Trustees of the State University of New York approved a new charter school for Astoria at a monthly meeting last week, but some members of Community Board 2 oppose the site of the new school on Thomson Avenue because of traffic concerns.
Some 40 people turned out for a public hearing Tuesday night at Long Island High School at 14-30 Broadway to hear Jude Hollins of the city Board of Education discuss plans for the new school across the street from LaGuardia Community College.
The application for Our World Neighborhood Charter School was filed by Jack Salzman, the assistant executive vice president for immigration, education and community services for the New York Association for New Americans.
One of four new charter schools planned for the city, it will begin as a middle school serving roughly 250 students and may grow, said Board of Ed spokesman Jude Hollins.
The New York State Charter School Law was passed by the Legislature in 1998.
Much like a public school, a charter school must meet the same health and safety, civil rights and student assessment requirements. But unlike a public school, a charter school runs as an independent not-for-profit educational corporation with its own board of trustees. Our World Neighborhood Charter School still faces approval by the Board of Regents, but is scheduled to open in September.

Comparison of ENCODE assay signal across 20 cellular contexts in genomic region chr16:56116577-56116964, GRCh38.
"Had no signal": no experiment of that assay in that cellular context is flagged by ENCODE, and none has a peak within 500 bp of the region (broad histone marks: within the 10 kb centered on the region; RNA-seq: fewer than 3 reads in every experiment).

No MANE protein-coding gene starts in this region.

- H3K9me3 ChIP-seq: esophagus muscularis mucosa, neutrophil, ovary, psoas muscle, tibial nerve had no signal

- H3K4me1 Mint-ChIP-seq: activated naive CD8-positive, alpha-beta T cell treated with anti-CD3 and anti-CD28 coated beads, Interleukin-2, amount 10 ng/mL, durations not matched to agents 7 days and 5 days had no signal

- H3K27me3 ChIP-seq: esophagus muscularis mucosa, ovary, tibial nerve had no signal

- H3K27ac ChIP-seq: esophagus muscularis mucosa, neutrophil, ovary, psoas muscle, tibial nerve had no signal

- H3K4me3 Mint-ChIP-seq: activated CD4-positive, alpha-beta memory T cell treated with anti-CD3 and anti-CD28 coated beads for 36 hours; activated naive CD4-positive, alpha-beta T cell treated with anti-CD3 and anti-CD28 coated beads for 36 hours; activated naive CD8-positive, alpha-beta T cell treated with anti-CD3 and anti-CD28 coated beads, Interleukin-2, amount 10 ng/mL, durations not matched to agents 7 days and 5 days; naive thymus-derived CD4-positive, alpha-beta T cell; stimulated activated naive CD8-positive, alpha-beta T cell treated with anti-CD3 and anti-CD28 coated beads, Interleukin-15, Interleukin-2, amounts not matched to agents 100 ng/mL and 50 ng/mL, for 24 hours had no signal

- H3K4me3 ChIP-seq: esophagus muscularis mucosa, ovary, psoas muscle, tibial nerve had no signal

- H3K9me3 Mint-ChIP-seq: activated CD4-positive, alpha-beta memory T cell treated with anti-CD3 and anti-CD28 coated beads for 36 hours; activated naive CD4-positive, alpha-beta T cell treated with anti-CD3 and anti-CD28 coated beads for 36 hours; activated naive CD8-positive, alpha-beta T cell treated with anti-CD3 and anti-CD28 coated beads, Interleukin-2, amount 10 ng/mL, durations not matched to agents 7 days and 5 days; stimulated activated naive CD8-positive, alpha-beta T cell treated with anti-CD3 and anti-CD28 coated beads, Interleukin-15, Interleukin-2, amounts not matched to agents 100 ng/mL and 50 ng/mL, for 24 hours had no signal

CB 2 Chairman Joseph Conley said the area surrounding LaGuardia Community College is already too dangerous because of traffic congestion.
"Did anyone do an environmental study on this site?" asked Conley. LaGuardia College cannot control the number of people going across the street. It's one of the most dangerous intersections in Queens."
Salzman, however, disagreed. He said the charter school at the proposed location would be a great benefit to Queens, which he called the most diverse borough in the city in terms of immigration. He also said Our World Neighborhood Charter School would help alleviate overcrowding at other neighborhood schools in District 30.
"This is a great opportunity for the borough," Salzman said. "Queens needs many schools. It's not just another school in the area - it's a great opportunity to educate the students on cultural differences here and throughout the world."
Queens College President Russell Hotzler agreed. He said the new school would give students the ability to learn as well as teach, which would benefit the entire education system by preparing new educators.
"Basically [Queens College] has a tremendous investment in the teacher preparation program," Hotzler said. "The charter school will encourage and will allow us to work directly with the students."
The Board of Regents was scheduled to vote on the proposal next month, Hollins said.
Reach reporter Peter Sorkin by e-mail at Timesledgr@aol.com or call 229-0300, Ext. 138.
©2001 Community News Group
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